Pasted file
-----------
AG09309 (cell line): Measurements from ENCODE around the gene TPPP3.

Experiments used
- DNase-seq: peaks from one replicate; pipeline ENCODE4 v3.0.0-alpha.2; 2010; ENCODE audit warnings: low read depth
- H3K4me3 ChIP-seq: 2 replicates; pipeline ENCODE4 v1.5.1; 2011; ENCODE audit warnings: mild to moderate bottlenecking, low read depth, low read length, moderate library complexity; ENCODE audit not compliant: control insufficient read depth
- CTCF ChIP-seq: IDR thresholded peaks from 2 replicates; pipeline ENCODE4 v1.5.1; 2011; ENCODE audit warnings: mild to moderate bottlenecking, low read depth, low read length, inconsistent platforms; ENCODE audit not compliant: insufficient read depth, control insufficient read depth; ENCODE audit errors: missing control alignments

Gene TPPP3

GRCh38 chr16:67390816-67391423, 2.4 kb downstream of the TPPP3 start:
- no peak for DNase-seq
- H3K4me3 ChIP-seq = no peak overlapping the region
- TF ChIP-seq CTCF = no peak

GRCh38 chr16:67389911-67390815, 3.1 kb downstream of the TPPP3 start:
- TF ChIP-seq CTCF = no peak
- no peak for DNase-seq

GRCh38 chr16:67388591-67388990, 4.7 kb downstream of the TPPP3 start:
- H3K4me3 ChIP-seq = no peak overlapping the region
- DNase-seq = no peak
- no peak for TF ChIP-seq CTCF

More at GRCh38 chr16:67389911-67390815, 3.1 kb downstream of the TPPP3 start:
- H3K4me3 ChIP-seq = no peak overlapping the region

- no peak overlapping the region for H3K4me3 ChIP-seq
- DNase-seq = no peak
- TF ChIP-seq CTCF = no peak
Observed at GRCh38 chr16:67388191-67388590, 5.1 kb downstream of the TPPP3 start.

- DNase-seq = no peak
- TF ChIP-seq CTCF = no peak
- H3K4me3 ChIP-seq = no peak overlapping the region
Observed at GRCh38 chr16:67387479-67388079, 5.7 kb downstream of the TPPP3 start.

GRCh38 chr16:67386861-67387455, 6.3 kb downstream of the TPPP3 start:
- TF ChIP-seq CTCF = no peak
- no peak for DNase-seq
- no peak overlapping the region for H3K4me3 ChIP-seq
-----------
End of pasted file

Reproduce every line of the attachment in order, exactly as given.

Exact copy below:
AG09309 (cell line): Measurements from ENCODE around the gene TPPP3.

Experiments used
- DNase-seq: peaks from one replicate; pipeline ENCODE4 v3.0.0-alpha.2; 2010; ENCODE audit warnings: low read depth
- H3K4me3 ChIP-seq: 2 replicates; pipeline ENCODE4 v1.5.1; 2011; ENCODE audit warnings: mild to moderate bottlenecking, low read depth, low read length, moderate library complexity; ENCODE audit not compliant: control insufficient read depth
- CTCF ChIP-seq: IDR thresholded peaks from 2 replicates; pipeline ENCODE4 v1.5.1; 2011; ENCODE audit warnings: mild to moderate bottlenecking, low read depth, low read length, inconsistent platforms; ENCODE audit not compliant: insufficient read depth, control insufficient read depth; ENCODE audit errors: missing control alignments

Gene TPPP3

GRCh38 chr16:67390816-67391423, 2.4 kb downstream of the TPPP3 start:
- no peak for DNase-seq
- H3K4me3 ChIP-seq = no peak overlapping the region
- TF ChIP-seq CTCF = no peak

GRCh38 chr16:67389911-67390815, 3.1 kb downstream of the TPPP3 start:
- TF ChIP-seq CTCF = no peak
- no peak for DNase-seq

GRCh38 chr16:67388591-67388990, 4.7 kb downstream of the TPPP3 start:
- H3K4me3 ChIP-seq = no peak overlapping the region
- DNase-seq = no peak
- no peak for TF ChIP-seq CTCF

More at GRCh38 chr16:67389911-67390815, 3.1 kb downstream of the TPPP3 start:
- H3K4me3 ChIP-seq = no peak overlapping the region

- no peak overlapping the region for H3K4me3 ChIP-seq
- DNase-seq = no peak
- TF ChIP-seq CTCF = no peak
Observed at GRCh38 chr16:67388191-67388590, 5.1 kb downstream of the TPPP3 start.

- DNase-seq = no peak
- TF ChIP-seq CTCF = no peak
- H3K4me3 ChIP-seq = no peak overlapping the region
Observed at GRCh38 chr16:67387479-67388079, 5.7 kb downstream of the TPPP3 start.

GRCh38 chr16:67386861-67387455, 6.3 kb downstream of the TPPP3 start:
- TF ChIP-seq CTCF = no peak
- no peak for DNase-seq
- no peak overlapping the region for H3K4me3 ChIP-seq